Thursday, September 19, 2019

The Big Brother 19 Cast in Retrospect

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Two years ago I went over why Big Brother 19 was hard to watch, and why, as a result, I thought that Cody should win America's Favorite Player. With Big Brother 21 wrapping up in a week, I figured now might be a good time to take a look back at what was (before BB21) perhaps the most controversial cast in Big Brother history. 

For the purpose of this article I will only be analyzing the Big Brother 19 cast members who I thought were particularly controversial, close to Paul, and made it to jury. 

With that said, let's begin with everyone's favorite...

Wednesday, September 18, 2019

iPhone 6S Plus 2019 Review

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With the world abuzz about the soon-to-be-released iPhone 11 and iPhone 11 Pro, I thought that it would be prudent to write an article about iPhones (something I haven't done since I compared iPhones and Androids several years ago).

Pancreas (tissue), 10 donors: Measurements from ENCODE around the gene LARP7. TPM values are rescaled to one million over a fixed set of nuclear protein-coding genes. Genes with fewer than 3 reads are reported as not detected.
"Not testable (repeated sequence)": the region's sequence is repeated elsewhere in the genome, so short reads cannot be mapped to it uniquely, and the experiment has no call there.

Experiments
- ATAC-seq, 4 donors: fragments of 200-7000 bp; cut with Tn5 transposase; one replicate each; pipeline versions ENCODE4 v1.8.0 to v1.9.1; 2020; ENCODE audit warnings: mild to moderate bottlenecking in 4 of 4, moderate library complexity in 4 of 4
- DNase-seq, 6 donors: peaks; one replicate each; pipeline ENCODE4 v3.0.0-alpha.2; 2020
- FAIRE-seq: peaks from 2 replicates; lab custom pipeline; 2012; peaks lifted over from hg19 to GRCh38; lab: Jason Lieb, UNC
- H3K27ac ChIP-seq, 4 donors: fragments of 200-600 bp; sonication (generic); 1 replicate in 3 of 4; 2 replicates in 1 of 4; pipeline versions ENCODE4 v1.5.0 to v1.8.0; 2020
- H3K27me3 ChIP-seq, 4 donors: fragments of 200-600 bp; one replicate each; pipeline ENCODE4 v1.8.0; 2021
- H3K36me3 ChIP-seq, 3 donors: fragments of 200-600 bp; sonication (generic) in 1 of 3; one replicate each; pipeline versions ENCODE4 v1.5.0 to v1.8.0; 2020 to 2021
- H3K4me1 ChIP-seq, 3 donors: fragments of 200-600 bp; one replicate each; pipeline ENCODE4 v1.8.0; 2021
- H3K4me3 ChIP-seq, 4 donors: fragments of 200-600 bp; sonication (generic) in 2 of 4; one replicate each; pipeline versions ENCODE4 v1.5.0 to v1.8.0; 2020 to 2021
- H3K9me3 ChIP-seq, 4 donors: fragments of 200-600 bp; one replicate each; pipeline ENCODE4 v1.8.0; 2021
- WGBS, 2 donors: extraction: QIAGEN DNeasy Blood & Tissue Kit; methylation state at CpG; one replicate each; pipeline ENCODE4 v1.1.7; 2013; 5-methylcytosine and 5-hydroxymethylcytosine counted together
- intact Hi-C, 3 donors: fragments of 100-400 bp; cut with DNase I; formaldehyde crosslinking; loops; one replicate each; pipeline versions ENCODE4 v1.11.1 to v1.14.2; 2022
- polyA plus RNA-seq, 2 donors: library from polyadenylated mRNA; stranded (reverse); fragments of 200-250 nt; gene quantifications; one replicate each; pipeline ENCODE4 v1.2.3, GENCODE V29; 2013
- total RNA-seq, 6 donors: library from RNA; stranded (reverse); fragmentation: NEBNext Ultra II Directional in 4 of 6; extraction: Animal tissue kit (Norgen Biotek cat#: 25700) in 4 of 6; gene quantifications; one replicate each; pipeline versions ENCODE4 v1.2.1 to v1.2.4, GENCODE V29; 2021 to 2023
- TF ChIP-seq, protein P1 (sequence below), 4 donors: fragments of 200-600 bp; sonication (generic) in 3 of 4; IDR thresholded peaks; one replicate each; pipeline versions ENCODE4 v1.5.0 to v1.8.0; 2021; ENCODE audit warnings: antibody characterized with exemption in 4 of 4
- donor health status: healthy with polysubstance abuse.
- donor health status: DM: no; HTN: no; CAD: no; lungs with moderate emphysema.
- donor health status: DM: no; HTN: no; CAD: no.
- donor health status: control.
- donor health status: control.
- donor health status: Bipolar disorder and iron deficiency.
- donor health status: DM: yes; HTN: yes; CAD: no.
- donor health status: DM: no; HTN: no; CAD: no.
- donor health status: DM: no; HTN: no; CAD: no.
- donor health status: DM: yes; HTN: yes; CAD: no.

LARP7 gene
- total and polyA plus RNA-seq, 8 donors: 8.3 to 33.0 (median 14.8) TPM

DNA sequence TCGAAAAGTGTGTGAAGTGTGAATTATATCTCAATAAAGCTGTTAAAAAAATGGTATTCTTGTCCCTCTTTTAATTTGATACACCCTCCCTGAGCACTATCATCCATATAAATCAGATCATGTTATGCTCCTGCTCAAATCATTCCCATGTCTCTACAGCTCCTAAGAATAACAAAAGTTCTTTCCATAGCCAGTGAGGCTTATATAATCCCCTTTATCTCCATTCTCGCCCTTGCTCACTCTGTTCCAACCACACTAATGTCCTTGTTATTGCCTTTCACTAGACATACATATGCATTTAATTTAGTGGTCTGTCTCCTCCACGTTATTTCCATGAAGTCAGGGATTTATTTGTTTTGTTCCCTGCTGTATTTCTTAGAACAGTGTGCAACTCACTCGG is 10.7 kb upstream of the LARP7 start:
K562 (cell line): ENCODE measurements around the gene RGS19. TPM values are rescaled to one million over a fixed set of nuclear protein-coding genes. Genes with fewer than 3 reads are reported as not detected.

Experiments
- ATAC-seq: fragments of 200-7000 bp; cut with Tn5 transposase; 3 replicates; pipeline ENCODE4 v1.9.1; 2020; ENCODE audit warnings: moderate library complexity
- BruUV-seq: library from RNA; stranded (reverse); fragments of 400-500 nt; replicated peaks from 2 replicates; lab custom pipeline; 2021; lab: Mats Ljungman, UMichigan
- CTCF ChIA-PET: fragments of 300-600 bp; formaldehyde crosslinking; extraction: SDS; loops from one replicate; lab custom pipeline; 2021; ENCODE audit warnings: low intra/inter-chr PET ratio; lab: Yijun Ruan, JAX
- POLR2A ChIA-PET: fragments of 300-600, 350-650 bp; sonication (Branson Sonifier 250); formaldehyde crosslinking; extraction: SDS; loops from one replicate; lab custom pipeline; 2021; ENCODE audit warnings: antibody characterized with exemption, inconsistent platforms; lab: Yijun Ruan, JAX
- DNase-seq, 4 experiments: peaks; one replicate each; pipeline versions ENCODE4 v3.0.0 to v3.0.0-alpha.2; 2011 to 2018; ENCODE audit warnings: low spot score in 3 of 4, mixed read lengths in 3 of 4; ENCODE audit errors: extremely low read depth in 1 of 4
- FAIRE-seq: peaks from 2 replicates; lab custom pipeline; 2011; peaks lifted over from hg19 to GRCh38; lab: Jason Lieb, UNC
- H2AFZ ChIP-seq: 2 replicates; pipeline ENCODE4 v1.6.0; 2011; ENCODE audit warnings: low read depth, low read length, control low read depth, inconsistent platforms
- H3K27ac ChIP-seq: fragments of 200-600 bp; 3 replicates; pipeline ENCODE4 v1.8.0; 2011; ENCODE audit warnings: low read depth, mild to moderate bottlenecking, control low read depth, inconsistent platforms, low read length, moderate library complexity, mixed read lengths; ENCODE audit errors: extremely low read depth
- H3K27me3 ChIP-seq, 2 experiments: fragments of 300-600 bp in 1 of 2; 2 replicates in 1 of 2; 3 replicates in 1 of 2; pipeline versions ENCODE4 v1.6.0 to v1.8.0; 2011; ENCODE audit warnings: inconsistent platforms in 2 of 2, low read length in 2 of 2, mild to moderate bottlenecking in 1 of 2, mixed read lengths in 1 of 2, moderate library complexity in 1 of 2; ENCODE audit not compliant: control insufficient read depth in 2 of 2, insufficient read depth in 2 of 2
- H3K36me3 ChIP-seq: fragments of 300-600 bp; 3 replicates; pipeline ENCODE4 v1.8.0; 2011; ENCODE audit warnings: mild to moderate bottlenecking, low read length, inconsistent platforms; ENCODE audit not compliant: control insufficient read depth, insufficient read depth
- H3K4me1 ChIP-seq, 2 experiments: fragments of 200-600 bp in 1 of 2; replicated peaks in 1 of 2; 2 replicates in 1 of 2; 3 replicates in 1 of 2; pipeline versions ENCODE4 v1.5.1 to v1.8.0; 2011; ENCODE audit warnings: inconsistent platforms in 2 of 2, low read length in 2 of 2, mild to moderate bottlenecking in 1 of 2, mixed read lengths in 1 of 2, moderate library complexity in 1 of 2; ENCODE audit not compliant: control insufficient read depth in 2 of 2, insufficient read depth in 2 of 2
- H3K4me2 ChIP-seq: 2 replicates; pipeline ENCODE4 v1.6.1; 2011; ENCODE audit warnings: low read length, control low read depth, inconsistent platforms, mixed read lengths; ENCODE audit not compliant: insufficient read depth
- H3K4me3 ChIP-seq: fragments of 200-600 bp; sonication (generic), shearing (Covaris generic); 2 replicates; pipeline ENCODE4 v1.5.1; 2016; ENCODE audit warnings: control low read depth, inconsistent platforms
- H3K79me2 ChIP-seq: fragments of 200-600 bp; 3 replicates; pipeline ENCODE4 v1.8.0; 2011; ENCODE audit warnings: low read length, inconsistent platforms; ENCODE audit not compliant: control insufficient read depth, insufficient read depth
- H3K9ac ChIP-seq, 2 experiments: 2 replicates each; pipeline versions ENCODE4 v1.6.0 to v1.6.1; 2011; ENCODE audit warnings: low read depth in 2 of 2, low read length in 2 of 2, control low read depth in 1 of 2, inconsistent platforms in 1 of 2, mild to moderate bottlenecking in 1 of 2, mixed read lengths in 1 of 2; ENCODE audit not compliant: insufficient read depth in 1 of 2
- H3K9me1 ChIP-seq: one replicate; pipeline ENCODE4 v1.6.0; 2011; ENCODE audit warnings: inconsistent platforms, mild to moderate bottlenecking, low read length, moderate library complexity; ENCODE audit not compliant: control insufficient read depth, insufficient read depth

In particular, I want to take a look at what it's like to use an "old" iPhone like the 6S Plus in 2019, since it's what I and many other people currently use, despite multiple generations of iPhones separating it from the devices being released on September 20th. 

The short answer is this: the 6S Plus is still pretty good. However, it's starting to become just bad enough to where I'm considering upgrading to the iPhone 11. With all that said, let's jump right into talking about the pros and cons of owning an iPhone 6S Plus in 2019.